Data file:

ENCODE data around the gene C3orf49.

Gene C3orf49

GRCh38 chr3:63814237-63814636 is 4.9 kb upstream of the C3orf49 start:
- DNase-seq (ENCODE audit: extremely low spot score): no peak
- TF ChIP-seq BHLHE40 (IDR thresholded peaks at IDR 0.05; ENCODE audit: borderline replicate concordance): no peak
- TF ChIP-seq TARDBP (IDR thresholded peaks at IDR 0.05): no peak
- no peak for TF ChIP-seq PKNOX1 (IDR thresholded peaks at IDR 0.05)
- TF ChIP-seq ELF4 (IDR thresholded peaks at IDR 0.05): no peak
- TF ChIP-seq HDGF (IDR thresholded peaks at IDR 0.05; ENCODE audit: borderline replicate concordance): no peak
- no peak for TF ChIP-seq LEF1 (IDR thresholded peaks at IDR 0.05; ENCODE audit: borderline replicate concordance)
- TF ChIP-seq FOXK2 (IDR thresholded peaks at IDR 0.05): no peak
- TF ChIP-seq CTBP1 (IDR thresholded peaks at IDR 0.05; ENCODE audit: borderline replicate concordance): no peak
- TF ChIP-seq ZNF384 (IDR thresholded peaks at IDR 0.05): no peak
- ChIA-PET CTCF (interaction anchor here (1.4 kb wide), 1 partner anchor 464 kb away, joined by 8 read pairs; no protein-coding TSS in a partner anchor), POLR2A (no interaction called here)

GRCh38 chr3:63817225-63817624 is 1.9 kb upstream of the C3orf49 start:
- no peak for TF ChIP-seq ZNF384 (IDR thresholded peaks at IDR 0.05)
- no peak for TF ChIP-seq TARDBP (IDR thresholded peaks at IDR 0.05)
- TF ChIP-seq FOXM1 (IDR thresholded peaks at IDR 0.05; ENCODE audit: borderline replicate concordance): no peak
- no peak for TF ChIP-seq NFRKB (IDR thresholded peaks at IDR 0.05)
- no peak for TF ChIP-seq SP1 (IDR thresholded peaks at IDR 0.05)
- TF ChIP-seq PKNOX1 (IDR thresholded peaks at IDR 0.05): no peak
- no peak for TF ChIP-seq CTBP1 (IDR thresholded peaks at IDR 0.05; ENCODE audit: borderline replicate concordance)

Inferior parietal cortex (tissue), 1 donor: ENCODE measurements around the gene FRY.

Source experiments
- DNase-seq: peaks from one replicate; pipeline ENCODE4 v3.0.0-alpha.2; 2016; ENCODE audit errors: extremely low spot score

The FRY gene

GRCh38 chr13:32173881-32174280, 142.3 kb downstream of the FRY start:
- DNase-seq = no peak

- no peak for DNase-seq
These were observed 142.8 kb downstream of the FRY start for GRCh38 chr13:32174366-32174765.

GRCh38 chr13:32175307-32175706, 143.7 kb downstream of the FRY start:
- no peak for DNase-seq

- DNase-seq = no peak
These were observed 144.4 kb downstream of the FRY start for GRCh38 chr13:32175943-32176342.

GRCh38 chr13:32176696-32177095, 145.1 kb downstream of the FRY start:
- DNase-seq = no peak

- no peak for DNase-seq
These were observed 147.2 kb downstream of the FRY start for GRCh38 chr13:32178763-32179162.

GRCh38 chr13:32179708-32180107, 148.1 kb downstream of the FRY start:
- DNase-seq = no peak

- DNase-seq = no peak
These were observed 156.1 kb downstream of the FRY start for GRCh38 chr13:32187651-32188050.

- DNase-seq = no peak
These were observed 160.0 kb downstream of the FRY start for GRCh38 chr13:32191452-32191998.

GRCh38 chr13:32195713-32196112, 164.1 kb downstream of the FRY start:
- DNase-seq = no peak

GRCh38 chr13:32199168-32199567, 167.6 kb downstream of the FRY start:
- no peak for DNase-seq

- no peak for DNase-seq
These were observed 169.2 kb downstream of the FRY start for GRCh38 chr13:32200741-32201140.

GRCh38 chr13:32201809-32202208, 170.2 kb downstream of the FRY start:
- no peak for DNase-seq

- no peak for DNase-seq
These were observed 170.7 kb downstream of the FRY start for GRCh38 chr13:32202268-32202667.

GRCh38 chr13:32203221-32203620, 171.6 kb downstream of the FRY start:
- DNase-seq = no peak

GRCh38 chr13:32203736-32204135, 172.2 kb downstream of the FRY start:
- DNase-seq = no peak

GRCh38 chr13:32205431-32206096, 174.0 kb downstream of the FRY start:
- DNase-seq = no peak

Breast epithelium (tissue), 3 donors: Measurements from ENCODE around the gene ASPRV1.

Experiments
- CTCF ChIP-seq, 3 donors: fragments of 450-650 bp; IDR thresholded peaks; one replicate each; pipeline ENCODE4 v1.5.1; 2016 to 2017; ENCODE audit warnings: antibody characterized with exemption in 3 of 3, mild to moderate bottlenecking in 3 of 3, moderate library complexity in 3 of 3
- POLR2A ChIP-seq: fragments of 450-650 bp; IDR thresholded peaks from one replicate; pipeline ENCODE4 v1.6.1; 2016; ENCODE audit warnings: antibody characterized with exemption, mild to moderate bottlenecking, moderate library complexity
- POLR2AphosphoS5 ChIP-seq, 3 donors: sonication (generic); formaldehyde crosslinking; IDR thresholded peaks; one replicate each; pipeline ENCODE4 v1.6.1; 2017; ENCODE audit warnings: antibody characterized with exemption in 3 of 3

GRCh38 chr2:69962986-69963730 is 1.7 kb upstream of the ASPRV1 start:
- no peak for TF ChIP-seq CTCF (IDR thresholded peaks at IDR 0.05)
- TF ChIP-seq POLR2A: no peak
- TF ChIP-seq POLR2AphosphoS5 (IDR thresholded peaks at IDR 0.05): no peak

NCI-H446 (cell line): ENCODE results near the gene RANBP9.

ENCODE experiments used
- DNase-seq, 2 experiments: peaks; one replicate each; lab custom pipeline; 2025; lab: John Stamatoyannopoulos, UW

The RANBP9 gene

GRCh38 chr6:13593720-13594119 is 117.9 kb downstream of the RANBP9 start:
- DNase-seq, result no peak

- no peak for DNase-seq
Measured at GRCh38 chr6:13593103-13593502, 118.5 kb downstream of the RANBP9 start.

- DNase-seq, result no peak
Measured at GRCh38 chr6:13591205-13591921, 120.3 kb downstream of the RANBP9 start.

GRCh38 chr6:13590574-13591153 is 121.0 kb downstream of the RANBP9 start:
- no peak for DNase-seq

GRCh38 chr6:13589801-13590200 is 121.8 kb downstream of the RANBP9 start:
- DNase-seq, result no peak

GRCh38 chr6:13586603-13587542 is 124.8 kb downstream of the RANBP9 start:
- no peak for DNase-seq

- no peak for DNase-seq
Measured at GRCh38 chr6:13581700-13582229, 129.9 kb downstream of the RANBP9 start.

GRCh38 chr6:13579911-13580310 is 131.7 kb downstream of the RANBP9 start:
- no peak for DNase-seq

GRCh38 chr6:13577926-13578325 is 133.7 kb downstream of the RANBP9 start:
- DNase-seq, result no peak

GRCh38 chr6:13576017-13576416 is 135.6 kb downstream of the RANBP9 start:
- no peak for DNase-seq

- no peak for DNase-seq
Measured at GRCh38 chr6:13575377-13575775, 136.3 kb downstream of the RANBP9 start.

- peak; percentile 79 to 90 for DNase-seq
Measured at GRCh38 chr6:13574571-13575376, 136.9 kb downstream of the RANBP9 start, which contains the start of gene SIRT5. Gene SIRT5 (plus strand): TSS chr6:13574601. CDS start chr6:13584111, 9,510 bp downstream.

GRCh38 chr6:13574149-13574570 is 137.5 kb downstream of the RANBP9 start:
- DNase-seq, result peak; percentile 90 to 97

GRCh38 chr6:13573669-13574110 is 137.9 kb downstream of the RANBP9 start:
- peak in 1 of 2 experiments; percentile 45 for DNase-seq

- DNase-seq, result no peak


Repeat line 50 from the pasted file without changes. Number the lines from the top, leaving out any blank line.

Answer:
These were observed 169.2 kb downstream of the FRY start for GRCh38 chr13:32200741-32201140.